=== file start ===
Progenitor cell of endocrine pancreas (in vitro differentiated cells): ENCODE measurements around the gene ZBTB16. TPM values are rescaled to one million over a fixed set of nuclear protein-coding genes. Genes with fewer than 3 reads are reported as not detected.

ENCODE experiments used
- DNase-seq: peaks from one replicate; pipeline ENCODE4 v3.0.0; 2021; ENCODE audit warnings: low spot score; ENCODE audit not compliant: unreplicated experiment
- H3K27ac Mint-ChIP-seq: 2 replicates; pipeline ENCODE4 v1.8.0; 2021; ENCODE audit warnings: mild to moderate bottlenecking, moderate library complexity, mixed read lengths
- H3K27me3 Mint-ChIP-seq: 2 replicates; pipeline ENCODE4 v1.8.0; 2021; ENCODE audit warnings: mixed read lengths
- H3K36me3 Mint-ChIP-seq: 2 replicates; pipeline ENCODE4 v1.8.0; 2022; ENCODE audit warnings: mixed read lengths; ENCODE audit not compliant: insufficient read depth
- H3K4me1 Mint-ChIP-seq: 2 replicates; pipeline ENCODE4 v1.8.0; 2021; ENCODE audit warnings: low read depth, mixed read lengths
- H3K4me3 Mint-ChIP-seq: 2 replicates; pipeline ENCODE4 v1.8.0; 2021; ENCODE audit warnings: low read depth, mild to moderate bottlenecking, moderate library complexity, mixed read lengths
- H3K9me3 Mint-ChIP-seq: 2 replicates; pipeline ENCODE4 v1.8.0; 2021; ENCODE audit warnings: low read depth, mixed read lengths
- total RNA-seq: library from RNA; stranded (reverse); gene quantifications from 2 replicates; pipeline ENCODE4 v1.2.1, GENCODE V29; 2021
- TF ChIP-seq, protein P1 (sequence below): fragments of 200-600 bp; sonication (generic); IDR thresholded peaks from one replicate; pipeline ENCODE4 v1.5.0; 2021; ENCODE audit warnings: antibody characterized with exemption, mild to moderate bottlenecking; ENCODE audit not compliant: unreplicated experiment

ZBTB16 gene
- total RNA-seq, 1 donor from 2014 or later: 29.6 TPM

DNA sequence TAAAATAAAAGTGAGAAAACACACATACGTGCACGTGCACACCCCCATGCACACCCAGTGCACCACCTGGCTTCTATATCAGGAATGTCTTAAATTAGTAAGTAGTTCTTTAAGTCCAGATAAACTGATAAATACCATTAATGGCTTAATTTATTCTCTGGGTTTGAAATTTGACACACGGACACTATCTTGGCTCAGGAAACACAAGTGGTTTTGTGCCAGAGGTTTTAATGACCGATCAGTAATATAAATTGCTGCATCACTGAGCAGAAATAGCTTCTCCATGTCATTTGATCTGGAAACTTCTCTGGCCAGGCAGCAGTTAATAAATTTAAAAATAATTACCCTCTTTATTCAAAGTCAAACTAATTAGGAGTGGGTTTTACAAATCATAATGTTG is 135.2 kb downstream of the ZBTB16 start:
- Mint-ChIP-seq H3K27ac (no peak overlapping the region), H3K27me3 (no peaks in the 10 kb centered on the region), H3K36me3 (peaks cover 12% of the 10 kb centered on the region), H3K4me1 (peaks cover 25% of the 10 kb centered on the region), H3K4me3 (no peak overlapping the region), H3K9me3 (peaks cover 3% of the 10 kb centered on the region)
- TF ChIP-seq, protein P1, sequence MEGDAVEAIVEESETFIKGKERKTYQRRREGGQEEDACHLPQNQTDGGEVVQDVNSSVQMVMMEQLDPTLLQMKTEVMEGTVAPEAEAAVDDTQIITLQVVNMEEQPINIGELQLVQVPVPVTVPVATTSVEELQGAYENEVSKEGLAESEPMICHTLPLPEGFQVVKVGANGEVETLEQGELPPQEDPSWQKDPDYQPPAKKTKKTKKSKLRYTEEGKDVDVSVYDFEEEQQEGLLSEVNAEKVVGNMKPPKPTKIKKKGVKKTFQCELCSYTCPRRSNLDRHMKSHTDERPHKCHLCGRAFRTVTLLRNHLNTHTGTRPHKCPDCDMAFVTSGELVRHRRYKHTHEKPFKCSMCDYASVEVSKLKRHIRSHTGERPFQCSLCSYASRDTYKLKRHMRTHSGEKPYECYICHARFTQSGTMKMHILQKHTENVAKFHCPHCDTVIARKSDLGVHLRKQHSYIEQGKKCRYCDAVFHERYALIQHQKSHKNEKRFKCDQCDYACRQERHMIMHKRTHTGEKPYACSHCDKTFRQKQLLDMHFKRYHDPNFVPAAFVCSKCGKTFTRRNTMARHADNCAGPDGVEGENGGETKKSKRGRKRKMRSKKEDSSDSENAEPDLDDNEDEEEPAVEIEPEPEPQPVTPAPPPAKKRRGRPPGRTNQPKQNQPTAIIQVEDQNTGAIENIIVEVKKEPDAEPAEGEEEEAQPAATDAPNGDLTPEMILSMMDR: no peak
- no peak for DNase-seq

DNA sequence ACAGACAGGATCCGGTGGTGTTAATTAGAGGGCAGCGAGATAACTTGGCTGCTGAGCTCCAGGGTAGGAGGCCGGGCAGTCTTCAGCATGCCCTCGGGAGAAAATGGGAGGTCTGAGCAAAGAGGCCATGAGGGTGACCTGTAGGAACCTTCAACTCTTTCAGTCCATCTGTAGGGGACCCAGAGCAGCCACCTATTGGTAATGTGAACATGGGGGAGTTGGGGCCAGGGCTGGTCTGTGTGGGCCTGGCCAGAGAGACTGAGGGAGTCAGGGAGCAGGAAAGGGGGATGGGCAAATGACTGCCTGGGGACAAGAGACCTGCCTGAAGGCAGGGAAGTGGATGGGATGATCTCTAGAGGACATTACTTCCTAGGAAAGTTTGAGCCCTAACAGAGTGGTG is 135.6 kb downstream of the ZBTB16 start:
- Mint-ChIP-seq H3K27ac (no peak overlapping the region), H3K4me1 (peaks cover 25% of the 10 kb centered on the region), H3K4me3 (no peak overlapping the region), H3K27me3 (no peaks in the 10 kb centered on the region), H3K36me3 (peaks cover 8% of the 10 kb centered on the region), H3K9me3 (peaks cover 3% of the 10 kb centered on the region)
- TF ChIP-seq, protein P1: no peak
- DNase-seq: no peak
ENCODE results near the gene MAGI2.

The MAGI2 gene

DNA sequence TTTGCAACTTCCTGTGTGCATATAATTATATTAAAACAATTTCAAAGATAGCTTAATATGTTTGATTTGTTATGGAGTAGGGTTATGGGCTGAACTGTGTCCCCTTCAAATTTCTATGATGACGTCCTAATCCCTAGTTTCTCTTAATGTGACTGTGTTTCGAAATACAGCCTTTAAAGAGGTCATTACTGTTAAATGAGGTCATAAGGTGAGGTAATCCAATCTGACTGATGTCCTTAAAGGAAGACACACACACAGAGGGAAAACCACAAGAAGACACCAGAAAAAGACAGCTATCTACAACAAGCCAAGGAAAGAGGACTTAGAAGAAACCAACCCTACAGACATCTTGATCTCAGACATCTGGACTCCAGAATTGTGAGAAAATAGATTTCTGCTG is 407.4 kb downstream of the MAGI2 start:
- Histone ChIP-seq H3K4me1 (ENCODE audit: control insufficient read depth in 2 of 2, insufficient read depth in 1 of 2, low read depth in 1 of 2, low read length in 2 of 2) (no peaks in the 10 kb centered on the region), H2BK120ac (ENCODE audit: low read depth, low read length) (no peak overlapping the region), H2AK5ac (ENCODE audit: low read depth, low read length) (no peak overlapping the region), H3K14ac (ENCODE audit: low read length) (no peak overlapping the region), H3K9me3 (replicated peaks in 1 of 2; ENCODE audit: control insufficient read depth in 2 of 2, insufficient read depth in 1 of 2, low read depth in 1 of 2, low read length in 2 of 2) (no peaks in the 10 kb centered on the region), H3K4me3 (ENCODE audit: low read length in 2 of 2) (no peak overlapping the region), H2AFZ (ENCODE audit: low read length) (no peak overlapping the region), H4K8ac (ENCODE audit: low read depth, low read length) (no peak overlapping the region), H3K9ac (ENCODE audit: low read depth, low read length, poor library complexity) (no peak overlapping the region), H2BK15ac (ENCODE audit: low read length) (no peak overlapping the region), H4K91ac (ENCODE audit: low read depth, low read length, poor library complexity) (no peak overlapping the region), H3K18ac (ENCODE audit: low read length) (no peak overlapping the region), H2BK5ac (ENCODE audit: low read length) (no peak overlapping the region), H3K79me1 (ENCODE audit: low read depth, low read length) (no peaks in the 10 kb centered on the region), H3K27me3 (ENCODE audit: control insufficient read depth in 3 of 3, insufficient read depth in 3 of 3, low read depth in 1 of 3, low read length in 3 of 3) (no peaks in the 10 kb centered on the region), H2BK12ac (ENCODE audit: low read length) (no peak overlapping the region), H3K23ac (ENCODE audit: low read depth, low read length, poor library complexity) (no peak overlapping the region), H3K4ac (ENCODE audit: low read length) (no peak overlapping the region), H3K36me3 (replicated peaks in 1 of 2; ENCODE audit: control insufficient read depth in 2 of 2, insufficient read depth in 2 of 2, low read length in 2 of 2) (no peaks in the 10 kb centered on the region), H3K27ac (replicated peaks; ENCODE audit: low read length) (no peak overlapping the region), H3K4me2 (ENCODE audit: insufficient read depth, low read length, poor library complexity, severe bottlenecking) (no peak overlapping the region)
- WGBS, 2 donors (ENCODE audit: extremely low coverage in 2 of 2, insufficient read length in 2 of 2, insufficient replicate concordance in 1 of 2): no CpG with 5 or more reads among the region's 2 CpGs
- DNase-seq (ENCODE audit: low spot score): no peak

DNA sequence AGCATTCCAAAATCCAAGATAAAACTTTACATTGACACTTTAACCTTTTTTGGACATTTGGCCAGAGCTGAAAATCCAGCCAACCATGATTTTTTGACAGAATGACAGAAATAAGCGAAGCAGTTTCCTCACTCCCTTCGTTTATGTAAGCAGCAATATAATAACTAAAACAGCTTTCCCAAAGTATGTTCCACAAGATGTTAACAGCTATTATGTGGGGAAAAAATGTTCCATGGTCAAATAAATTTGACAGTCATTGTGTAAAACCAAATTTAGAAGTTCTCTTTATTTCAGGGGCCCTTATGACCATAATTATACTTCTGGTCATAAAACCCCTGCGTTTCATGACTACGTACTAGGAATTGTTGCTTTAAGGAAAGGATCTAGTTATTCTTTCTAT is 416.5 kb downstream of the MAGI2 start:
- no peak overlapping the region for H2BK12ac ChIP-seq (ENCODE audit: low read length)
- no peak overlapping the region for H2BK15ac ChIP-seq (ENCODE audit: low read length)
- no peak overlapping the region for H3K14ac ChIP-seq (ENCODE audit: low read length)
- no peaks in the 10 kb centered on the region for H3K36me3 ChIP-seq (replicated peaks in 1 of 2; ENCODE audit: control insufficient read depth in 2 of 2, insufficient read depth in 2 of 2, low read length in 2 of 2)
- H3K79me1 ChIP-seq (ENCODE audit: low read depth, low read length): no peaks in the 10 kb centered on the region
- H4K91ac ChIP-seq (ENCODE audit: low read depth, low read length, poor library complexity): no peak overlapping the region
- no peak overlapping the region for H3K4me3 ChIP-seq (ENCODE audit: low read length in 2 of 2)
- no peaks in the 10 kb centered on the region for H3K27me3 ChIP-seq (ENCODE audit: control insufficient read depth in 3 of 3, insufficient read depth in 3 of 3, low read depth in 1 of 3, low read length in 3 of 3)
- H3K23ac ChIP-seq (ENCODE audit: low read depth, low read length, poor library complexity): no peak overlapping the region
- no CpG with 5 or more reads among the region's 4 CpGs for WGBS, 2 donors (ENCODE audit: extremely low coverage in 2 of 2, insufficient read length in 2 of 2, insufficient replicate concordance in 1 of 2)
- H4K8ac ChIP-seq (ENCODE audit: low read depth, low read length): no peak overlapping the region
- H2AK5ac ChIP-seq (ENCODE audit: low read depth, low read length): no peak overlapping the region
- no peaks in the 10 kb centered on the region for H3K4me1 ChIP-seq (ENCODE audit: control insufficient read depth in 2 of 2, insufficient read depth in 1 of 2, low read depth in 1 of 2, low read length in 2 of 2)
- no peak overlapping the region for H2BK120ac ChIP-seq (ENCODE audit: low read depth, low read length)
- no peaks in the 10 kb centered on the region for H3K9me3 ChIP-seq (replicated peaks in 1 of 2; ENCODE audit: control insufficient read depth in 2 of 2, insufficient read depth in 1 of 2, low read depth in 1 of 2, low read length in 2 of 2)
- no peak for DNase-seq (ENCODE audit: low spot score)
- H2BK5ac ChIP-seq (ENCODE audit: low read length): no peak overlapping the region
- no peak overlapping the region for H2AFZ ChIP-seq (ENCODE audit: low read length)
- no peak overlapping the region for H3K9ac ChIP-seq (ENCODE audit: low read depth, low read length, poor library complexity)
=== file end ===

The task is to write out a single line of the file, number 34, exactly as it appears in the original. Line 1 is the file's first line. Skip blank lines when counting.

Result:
- H4K91ac ChIP-seq (ENCODE audit: low read depth, low read length, poor library complexity): no peak overlapping the region